Calculating risk capacity is the first step to deciding which portfolio will generate optimal returns for you.

Why Do You Need This?

No one likes regret. Mistakes can be helpful teachers, but some mistakes don’t leave you room to recover. Risk management is about repeatedly avoiding devastating decisions that can’t be easily reversed. If you’ve ever been on a first date, you know the pulse pounding sensation that comes with taking a relational risk. Even if the relationship ultimately doesn’t go the way you initially hoped, it can be more worth it. As the saying goes “it’s better to have loved and lost, than to have not loved at all”. But some risks are not worth taking. We want to help you know which is which.

Risk isn’t just an unquantifiable psychological trait. It can be measured to give you an accurate grasp of the key factors involved so you can distinguish wise risks from probable regrets.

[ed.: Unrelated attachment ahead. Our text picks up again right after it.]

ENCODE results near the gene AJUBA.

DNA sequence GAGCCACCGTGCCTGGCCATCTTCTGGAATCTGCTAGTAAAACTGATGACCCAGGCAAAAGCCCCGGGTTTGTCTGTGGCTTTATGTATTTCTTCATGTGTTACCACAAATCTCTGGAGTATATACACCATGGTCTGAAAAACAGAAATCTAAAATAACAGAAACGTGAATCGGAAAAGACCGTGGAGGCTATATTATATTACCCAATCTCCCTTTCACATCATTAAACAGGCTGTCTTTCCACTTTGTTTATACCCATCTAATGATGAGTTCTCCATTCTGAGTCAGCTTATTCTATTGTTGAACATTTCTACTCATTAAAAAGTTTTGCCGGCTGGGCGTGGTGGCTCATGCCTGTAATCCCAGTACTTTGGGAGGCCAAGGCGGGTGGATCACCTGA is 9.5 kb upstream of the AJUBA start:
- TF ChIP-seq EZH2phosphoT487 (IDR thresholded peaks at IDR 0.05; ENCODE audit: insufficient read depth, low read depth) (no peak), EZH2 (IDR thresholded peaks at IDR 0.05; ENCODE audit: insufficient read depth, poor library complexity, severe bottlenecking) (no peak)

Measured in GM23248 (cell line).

We want to help you understand risk capacity, risk tolerance, and risk required in order to discover and dictate financial options. At the same time, factoring in these realities will respect the financial “unknowns” so that every risk you take is a calculated one.

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The Psychographic Dimensions of Risk

What is "Risk Capacity?"

This is a measure of the maximum amount of financial risk you can afford. Each investor has a unique risk capacity and can be identified by a risk capacity score. For example, John runs a successful contracting business worth $5m, but has very little liquid assets, and so his risk capacity may be constrained.

What is "Risk Tolerance?"

This is the level of financial risk you are emotionally comfortable with and willing to take on. For example, Sally may operate a successful family physician practice with stable cash flow, and thus may be more willing to tolerate the emotions of more growth oriented investments.

What is "Required Risk?"

This is the risk associated with the return required to achieve your goals from the financial resources available. For example, Alice started saving later for retirement than some of her peers. As a result, she both needs to save more aggressively and also earn a higher rate of return in order to meet her objectives.